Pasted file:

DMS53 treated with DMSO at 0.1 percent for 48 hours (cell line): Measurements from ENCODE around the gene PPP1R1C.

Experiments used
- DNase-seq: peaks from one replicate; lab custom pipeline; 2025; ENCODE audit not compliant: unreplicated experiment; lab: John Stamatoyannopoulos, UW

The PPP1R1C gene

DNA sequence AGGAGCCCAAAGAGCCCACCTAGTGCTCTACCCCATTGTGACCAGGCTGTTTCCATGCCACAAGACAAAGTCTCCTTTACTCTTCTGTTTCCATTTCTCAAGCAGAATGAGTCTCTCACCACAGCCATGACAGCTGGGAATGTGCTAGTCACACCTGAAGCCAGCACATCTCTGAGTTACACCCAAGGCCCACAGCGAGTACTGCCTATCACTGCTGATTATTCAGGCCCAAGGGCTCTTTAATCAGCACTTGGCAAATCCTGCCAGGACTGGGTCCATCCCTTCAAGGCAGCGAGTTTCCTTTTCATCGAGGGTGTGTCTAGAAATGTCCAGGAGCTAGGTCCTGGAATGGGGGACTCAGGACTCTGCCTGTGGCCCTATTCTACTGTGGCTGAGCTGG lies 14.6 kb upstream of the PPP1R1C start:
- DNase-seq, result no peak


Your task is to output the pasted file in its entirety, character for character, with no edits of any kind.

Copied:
DMS53 treated with DMSO at 0.1 percent for 48 hours (cell line): Measurements from ENCODE around the gene PPP1R1C.

Experiments used
- DNase-seq: peaks from one replicate; lab custom pipeline; 2025; ENCODE audit not compliant: unreplicated experiment; lab: John Stamatoyannopoulos, UW

The PPP1R1C gene

DNA sequence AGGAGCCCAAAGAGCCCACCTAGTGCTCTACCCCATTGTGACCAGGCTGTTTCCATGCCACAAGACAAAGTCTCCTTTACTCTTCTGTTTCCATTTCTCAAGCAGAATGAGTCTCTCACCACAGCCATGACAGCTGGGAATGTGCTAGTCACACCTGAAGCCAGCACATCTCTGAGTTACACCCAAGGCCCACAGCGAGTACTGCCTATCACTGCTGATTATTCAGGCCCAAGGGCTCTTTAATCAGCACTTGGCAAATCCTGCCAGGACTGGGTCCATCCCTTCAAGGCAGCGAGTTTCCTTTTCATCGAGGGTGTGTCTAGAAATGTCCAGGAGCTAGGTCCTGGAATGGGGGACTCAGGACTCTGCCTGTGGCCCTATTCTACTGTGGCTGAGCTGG lies 14.6 kb upstream of the PPP1R1C start:
- DNase-seq, result no peak